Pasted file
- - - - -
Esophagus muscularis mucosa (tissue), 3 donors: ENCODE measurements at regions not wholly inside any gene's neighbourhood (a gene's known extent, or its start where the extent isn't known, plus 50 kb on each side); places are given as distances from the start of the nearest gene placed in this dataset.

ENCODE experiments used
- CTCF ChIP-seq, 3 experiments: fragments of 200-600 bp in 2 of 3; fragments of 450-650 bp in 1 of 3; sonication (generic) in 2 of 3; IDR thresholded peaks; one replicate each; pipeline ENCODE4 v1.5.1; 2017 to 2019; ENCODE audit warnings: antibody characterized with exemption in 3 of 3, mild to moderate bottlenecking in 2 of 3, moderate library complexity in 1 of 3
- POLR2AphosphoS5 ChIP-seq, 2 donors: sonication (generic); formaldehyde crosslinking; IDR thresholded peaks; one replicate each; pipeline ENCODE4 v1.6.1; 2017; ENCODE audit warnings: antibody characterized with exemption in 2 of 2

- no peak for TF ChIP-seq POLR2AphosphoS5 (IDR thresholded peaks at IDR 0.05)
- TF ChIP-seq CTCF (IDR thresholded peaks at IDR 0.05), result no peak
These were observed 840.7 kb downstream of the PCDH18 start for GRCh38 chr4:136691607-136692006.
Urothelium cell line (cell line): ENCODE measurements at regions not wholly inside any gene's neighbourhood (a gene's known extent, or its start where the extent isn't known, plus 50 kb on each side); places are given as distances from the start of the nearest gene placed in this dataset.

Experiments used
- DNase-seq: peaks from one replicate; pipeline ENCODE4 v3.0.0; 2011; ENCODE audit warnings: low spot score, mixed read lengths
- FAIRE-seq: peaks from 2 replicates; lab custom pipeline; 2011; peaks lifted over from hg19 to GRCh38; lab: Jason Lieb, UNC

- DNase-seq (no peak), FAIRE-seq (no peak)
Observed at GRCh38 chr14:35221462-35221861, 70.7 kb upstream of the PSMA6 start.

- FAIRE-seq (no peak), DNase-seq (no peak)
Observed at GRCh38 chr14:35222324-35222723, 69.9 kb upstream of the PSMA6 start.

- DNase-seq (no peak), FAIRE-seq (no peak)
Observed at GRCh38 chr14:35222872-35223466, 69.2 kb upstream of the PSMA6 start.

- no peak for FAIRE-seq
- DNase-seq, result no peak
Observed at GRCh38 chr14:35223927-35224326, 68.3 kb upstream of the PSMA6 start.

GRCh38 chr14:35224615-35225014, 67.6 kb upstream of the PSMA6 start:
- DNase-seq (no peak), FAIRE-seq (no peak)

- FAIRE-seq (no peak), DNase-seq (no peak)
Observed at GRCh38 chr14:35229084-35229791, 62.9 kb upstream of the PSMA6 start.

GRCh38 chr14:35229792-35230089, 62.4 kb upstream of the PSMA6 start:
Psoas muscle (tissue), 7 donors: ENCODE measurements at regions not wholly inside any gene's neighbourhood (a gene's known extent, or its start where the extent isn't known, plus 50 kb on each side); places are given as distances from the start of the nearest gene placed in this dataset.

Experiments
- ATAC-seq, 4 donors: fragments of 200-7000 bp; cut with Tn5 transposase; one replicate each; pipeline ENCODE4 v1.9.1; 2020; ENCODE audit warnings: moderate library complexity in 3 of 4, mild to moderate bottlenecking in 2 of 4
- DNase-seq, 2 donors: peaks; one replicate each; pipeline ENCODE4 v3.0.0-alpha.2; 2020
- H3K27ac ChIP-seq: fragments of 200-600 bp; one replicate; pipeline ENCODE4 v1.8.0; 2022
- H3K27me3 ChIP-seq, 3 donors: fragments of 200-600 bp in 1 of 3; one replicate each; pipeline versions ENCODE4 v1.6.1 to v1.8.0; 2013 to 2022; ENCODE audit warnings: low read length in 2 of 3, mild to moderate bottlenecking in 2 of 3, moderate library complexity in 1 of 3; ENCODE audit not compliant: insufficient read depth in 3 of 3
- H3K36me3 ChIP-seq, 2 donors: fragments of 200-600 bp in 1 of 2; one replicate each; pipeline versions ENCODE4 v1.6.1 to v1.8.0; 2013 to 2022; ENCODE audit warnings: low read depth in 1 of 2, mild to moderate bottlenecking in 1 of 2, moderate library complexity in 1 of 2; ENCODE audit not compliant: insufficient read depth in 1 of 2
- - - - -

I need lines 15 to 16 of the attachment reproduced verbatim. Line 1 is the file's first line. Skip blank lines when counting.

Observed at GRCh38 chr14:35222324-35222723, 69.9 kb upstream of the PSMA6 start.

- DNase-seq (no peak), FAIRE-seq (no peak)